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Independent Institutes Search For New Sources Of Funding
Independent Institutes Search For New Sources Of Funding
'IN TRANSITION': Association of Independent Research Institutes members are looking at new strategies, says president David Beck. Independent research institutes, which garner 10 percent of the National Institutes of Health's extramural research funding budget, rely heavily on federal support. With increased competition for grants and government funding far from assured, these institutes are reevaluating their financial strategies. Members of the Association of Independent Research Institutes
New Molecular Targets Reviving Anti-Inflammatory Therapeutics
New Molecular Targets Reviving Anti-Inflammatory Therapeutics
Photo: Roger Riley NEW UNDERSTANDING: Kelvin Cooper predicts an upswing in interest because of new developments like comprehending the cytokine signaling pathway. Biochemical message-routing molecules are being discovered regularly, giving researchers new targets for developing more efficacious therapeutics to treat inflammatory disease. According to industry observers, these therapies constitute a multibillion-dollar market for treating disorders such as asthma, lupus, multiple sclerosis, ost
Research By FDA Scientists Faces Fiscal Setback
Research By FDA Scientists Faces Fiscal Setback
Agreement on industry user fees may force the agency to scale back its intramural program, which critics say is fragmented. Intramural research at the United States Food and Drug Administration (FDA) is coming under increasing financial pressure and criticism. In discussions with FDA officials, pharmaceutical manufacturers have won an agreement that the user fees they pay will soon no longer help fund the agency's research. Since 1992, approximately $10 million annually from industry user fees
Commencement Speakers Emphasize Challenges
Commencement Speakers Emphasize Challenges
Sidebar: 1997's Roll Call of Honor As colleges and universities the world over honored their graduates in commencement ceremonies this spring, many also chose to celebrate the work of noted scientists by presenting them with honorary degrees. Among the researchers accepting such honors were a former surgeon general of the United States, the "father" of the birth control pill, and a victim of a Unabomber attack. Some distinguished scientists were further honored by being asked to speak at gradua
1997's Roll Call Of Honor
1997's Roll Call Of Honor
Following is a partial listing of scientists given honorary degrees at North American colleges and universities this spring: Bates College, Lewiston, Maine: Jane Lubchenco, Wayne and Gladys Valley Professor of Zoology, Oregon State University, Cornwallis Binghamton University, State University of New York: Arnold J. Levine, Harry C. Weiss Professor and chairman, department of molecular biology, Princeton University Brown University: Leo Esaki, president, University of Tsukuba, Japan; recipien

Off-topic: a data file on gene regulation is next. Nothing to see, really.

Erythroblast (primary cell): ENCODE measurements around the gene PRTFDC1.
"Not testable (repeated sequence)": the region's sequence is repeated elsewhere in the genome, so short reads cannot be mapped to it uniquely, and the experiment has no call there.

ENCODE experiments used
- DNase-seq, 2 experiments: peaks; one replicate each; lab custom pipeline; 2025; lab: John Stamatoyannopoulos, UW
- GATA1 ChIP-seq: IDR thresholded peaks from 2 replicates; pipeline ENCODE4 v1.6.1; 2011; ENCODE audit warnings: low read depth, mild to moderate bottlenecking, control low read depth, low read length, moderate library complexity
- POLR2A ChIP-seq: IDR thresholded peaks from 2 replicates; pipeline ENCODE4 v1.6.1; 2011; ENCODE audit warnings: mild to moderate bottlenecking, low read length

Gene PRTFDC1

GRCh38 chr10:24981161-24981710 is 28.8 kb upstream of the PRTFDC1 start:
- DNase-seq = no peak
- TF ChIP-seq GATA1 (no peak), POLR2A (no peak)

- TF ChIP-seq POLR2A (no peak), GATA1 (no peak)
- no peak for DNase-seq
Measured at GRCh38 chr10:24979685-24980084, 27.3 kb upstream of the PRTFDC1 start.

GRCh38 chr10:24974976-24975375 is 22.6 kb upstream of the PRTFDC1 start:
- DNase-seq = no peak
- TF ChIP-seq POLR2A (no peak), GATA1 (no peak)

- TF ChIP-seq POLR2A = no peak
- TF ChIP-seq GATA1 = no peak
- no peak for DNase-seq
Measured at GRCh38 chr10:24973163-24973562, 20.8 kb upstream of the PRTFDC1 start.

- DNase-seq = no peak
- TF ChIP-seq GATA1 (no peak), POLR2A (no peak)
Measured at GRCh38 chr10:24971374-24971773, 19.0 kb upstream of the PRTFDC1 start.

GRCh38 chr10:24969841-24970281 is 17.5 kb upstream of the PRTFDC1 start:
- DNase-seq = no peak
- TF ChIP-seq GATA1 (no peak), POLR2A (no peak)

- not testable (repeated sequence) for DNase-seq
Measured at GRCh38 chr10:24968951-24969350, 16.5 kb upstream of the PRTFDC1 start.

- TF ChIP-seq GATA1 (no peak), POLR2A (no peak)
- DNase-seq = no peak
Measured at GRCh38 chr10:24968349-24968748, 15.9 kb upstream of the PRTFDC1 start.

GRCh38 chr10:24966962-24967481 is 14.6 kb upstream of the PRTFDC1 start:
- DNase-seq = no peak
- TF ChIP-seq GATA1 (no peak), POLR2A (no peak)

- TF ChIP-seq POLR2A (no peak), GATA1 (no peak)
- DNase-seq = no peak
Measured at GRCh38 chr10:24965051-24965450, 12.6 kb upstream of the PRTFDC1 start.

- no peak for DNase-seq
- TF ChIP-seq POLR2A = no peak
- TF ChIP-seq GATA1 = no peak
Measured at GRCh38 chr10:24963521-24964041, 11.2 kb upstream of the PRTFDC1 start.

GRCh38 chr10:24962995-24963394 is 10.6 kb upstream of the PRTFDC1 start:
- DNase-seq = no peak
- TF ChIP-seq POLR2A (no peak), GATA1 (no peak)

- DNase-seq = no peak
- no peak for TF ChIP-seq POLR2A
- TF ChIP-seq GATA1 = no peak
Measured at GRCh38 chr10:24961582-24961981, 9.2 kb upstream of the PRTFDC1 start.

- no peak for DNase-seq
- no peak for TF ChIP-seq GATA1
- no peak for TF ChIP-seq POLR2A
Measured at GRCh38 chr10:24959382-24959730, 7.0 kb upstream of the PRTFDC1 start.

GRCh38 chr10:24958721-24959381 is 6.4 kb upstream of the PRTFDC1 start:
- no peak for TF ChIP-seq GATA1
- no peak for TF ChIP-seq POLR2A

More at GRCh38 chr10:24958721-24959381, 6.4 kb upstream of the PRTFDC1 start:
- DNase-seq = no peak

Opinion

Ex-OSTP Official Hopes To Influence Washington, Academe
Ex-OSTP Official Hopes To Influence Washington, Academe
Editor's Note: Biologist M.R.C. Greenwood has had a banner year. Last July, she was named chancellor of the University of California, Santa Cruz. A short time later, she was selected to serve on the National Science Board and was voted president-elect of the American Association for the Advancement of Science (AAAS). Greenwood 's new positions allow her to continue being involved in national science policy, a role she has been in since she served as associate director for science in the Office

Commentary

The Scientist's New LabConsumer Section Reduces Legwork For Potential Buyers
The Scientist's New LabConsumer Section Reduces Legwork For Potential Buyers
Yogi Berra, the affable former manager for the New York Yankees, was once quoted as saying, "A nickel ain't worth a dime anymore." In spite of his confusion about the value of money, Berra's statement addresses the financial concerns of most professionals, be they athletes or scientists. Small products like pipette tips, large ones like automated DNA sequencers, and a wide range of equipment in between constitute the tools of the scientific trade. The cost and quality of these products directl

Letter

Evolutionary Theory
Evolutionary Theory
I was disappointed in your recent article called "To Effectively Discuss Evolution, First Define 'Theory'" (R. Lewis, The Scientist, May 12, 1997, page 13). Ironically, the article does this incorrectly. The article states, "A scientific theory explains a natural phenomenon based on abundant observations and data . . . a theory is a guess." This is incorrect. All science starts with observations and data. Then a hypothesis is put forward to explain the observations. The hypothesis is then test
The Scientist, The Pagan, And The Pope
The Scientist, The Pagan, And The Pope
Two thumbs up to the editorial staff of The Scientist! I was pleasantly surprised when I found in the May 12 issue of your newspaper (page 8) the whole text of the recent message of Pope John Paul II on the theories of evolution. Indeed, publication of the unabridged version of the document is the best way to help your readers base their evaluations of the pope's ideas and wording. Any document of the Church is the result of numerous drafts, discussions, and study, and is usually loaded with fi